Those of us who are fond of the environment and our pets sometimes feel like eco-traitors, thanks to the periodic stories about how pets are ecologically unsound and we’re singlehandedly responsible for global warming. The actual news on pets and the environment is a bit more complicated than some news stories might suggest; as Marion Nestle put it in a takedown of the claim that feeding animals is environmentally destructive, many of these studies are relatively simple and don’t compensate for all the factors involved. For instance, commercial pet food is made with remaindered products, creating a use for scrap materials that would otherwise need to be handled in some likely energy-draining way.
But the fact of the matter is that pets do have an environmental footprint, and it can be quite large. Dogs and cats can be destructive to the natural environment as well as hazardous for native wildlife and plants. Those with medical conditions can generate quite a footprint as they undergo treatment which may involve radiation, medications, and frequent car trips to the vet.
I talked with veterinarian Lidja Gillmeister from La Jolla Veterinary Hospital about some of the measures they’ve taken to make their clinic green (the American Veterinary Medical Association has more information on greening clinics) as well as actions pet owners can use to shrink their carbon footprints. It turns out you can have your pets and your trees, too.
At the clinic, they instituted a rigid recycling program: “This includes any medical supplies (eg. syringes, fluid bags, etc) for which it is not contraindicated, boxes from our deliveries, paper products and the standard bottles/cans/boxes from items consumed by staff.” They also went digital not just with medical records, but also radiographs, which cuts down on exposure to chemicals used in developing x-ray films.
She says disposal of pet waste is a particularly important issue, at the clinic and at home. Biodegradable waste bags and litter products are available, although no uniform testing to confirm biodegradability is in place, which can make it hard to verify the claims on packaging. As she points out, “landfills…are typically very densely packed with little oxygen,” which makes it hard for products to break down. It’s especially important, she adds, to take special care with cat waste, which shouldn’t be dumped or flushed in the sewer because it contains pathogens harmful to sea life that aren’t eliminated in standard wastewater treatment.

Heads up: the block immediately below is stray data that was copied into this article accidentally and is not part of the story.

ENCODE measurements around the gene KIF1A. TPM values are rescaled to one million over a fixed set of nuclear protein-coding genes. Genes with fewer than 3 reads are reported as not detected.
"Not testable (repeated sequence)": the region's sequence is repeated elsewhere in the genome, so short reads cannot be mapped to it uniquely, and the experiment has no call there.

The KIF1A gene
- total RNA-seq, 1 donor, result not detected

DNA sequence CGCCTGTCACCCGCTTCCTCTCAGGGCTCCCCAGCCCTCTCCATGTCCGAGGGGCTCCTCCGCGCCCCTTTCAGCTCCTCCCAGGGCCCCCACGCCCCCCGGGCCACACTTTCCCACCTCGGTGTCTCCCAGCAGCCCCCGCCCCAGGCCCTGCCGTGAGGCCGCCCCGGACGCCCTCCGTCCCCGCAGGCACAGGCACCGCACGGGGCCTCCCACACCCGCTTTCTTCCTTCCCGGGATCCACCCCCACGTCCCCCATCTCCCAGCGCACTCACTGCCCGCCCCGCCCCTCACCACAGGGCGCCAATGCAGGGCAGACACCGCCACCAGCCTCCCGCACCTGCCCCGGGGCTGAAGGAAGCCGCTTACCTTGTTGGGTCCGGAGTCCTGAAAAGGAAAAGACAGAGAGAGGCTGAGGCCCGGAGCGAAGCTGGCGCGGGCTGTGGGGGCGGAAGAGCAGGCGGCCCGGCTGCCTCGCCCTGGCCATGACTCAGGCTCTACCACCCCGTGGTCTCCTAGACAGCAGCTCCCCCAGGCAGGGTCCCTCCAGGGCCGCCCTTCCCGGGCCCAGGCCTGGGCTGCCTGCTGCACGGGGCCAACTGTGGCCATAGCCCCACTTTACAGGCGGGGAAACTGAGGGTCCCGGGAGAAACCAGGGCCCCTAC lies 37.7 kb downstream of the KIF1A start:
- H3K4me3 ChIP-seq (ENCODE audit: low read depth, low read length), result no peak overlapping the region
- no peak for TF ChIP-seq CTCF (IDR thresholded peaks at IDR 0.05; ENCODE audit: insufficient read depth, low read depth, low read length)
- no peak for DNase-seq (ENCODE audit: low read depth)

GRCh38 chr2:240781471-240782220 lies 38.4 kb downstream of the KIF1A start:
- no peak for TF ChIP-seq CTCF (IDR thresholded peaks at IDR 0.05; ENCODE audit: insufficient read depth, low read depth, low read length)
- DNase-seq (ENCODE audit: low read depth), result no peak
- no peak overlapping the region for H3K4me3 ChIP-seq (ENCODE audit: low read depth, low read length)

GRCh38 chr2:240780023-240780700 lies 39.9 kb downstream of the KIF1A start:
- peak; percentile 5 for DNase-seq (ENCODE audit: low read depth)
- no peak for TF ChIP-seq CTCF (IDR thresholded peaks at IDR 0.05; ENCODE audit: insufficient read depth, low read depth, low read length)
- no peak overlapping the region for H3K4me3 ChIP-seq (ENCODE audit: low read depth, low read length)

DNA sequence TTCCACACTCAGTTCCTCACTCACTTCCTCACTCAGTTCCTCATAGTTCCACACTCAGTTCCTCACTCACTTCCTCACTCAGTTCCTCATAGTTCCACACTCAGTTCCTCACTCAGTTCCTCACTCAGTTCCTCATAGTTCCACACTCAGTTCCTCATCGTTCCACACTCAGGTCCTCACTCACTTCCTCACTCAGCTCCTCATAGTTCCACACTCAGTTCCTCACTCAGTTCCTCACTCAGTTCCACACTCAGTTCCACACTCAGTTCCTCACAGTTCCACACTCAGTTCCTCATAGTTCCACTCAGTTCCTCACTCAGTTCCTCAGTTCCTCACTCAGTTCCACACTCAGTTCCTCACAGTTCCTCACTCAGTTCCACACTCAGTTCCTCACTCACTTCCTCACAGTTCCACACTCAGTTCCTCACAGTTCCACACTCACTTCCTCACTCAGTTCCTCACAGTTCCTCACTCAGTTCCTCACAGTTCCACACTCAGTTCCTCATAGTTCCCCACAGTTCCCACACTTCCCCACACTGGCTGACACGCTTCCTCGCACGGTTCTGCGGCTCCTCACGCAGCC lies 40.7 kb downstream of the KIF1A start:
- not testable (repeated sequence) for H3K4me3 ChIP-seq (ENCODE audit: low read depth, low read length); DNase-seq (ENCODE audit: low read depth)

One option she suggested was composting; while animal waste cannot be handled like food waste, composting units are available or people can make their own. Keeping pet waste aerated will help it break down quickly and efficiently, and it can be used on ornamental plants.
She also advises pet owners to consult their local vet clinics or waste management companies about expired and unwanted medications (that goes for human as well as animal medications). These shouldn’t be disposed of in the toilet because they can enter the water supply and endanger animal life. Specific guidelines can vary by region; in some areas a hazardous waste disposal pickup day may be available for people who need to get rid of medications, paint, and dangerous chemicals. In others, it may be possible to throw medication, tightly sealed, into the garbage. Needles and other sharps should always be handled in an approved sharps container.
Smaller pets tend to have a smaller footprint, but pets of all sizes should be kept indoors or in controlled areas, not just for their safety but that of songbirds and other animals. In ecologically fragile areas like wetlands, off-leash dogs and cats can disrupt nesting birds, damage native plants, and cause other environmental issues. A pleasant side bonus: Indoor cats and properly fenced dogs tend to live longer and experience fewer health problems.
Owners should also think about greening things like pet toys, which are often made from plastic, mylar, and similar substances that won’t break down easily. Keeping a rotation of biodegradeable toys in use can ensure that pets don’t get bored, and reduce the amount of pet-related garbage. It’s also possible to use objects from around the house as pet toys, depending on the pet; knotted ropes, for example, can be enjoyable for dogs, while cats may enjoy emptied and closed medication bottles.
Happy pets and happy environments, it turns out, can go hand in hand.
Photo by mikebaird/Flickr Creative Commons.